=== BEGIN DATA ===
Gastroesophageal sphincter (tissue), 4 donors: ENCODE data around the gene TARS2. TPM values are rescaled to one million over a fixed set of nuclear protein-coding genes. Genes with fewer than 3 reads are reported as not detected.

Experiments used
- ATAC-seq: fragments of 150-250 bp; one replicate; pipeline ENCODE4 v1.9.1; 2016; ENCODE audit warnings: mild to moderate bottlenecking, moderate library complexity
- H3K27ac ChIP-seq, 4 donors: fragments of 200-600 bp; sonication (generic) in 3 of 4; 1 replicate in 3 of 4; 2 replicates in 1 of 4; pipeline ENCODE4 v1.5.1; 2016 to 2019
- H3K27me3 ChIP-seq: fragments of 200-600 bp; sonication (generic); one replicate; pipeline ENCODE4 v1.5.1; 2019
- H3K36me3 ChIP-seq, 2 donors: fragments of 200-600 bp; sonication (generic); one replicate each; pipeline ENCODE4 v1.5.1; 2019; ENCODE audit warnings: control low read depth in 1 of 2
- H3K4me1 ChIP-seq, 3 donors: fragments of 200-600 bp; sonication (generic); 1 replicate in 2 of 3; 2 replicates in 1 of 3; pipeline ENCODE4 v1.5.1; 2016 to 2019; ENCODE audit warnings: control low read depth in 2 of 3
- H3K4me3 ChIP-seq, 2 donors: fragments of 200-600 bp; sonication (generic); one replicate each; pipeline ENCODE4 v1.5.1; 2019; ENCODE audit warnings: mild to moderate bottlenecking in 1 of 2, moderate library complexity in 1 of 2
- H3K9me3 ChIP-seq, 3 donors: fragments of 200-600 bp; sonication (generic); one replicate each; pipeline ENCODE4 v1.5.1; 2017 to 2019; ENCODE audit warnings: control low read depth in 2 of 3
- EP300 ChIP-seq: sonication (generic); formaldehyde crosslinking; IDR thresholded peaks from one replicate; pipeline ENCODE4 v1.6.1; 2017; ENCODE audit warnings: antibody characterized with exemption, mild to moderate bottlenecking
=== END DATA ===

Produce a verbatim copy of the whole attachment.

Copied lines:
Gastroesophageal sphincter (tissue), 4 donors: ENCODE data around the gene TARS2. TPM values are rescaled to one million over a fixed set of nuclear protein-coding genes. Genes with fewer than 3 reads are reported as not detected.

Experiments used
- ATAC-seq: fragments of 150-250 bp; one replicate; pipeline ENCODE4 v1.9.1; 2016; ENCODE audit warnings: mild to moderate bottlenecking, moderate library complexity
- H3K27ac ChIP-seq, 4 donors: fragments of 200-600 bp; sonication (generic) in 3 of 4; 1 replicate in 3 of 4; 2 replicates in 1 of 4; pipeline ENCODE4 v1.5.1; 2016 to 2019
- H3K27me3 ChIP-seq: fragments of 200-600 bp; sonication (generic); one replicate; pipeline ENCODE4 v1.5.1; 2019
- H3K36me3 ChIP-seq, 2 donors: fragments of 200-600 bp; sonication (generic); one replicate each; pipeline ENCODE4 v1.5.1; 2019; ENCODE audit warnings: control low read depth in 1 of 2
- H3K4me1 ChIP-seq, 3 donors: fragments of 200-600 bp; sonication (generic); 1 replicate in 2 of 3; 2 replicates in 1 of 3; pipeline ENCODE4 v1.5.1; 2016 to 2019; ENCODE audit warnings: control low read depth in 2 of 3
- H3K4me3 ChIP-seq, 2 donors: fragments of 200-600 bp; sonication (generic); one replicate each; pipeline ENCODE4 v1.5.1; 2019; ENCODE audit warnings: mild to moderate bottlenecking in 1 of 2, moderate library complexity in 1 of 2
- H3K9me3 ChIP-seq, 3 donors: fragments of 200-600 bp; sonication (generic); one replicate each; pipeline ENCODE4 v1.5.1; 2017 to 2019; ENCODE audit warnings: control low read depth in 2 of 3
- EP300 ChIP-seq: sonication (generic); formaldehyde crosslinking; IDR thresholded peaks from one replicate; pipeline ENCODE4 v1.6.1; 2017; ENCODE audit warnings: antibody characterized with exemption, mild to moderate bottlenecking